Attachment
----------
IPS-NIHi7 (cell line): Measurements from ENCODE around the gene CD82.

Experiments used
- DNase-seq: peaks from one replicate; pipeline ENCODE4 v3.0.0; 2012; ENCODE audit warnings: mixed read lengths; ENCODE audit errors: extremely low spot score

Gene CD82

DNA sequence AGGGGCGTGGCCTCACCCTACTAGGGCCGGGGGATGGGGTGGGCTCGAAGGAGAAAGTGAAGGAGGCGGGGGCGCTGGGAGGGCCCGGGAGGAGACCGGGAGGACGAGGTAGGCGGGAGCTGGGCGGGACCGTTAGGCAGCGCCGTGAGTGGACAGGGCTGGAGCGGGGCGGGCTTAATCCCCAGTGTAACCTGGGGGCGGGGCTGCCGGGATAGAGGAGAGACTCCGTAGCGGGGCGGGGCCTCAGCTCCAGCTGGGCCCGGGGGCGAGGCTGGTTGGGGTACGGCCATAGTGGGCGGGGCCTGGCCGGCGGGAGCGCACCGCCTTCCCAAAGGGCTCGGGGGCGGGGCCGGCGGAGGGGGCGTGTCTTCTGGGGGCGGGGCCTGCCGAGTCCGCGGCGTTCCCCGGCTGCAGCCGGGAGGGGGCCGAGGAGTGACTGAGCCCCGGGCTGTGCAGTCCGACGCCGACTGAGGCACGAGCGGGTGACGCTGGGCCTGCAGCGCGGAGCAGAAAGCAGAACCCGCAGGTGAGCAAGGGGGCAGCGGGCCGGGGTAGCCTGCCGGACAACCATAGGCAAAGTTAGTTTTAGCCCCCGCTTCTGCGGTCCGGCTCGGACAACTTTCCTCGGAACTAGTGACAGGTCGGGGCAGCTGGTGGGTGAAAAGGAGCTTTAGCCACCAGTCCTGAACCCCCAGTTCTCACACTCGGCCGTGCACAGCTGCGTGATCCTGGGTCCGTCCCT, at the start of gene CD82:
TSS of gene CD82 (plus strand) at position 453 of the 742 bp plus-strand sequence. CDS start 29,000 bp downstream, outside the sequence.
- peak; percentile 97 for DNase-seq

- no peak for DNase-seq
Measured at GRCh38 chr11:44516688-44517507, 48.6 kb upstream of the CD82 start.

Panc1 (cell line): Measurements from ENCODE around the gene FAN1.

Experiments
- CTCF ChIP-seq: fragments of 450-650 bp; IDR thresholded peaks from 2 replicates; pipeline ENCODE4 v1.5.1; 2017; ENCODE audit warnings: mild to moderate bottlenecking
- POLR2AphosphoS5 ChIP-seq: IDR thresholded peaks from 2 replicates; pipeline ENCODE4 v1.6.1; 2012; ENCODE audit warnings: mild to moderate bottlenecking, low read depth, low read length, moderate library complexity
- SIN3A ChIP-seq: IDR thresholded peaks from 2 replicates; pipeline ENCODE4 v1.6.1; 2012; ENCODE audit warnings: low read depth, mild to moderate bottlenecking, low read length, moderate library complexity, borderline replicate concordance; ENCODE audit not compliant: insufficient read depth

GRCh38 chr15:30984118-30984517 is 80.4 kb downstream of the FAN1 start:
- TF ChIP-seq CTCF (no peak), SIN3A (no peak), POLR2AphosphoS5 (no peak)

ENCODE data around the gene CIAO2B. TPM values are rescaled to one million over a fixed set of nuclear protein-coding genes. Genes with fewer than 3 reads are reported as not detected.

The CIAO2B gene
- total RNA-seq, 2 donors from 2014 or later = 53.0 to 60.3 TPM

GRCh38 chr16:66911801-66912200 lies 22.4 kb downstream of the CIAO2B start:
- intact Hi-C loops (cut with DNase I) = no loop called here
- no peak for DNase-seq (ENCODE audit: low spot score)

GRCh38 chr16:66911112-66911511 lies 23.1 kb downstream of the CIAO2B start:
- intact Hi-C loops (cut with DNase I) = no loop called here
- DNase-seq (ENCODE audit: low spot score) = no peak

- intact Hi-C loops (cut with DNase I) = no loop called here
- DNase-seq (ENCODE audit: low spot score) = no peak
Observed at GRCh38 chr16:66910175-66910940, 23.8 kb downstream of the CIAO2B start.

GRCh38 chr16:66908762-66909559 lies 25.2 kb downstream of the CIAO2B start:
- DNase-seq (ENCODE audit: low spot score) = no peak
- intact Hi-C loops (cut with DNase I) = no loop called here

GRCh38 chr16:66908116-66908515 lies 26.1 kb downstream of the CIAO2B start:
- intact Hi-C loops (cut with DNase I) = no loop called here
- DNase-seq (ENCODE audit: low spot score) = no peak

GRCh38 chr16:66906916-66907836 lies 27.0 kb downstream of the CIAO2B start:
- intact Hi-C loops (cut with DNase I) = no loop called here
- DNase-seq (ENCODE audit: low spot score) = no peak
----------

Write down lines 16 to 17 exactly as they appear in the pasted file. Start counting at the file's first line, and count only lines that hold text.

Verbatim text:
- TF ChIP-seq CTCF (no peak), SIN3A (no peak), POLR2AphosphoS5 (no peak)

ENCODE data around the gene CIAO2B. TPM values are rescaled to one million over a fixed set of nuclear protein-coding genes. Genes with fewer than 3 reads are reported as not detected.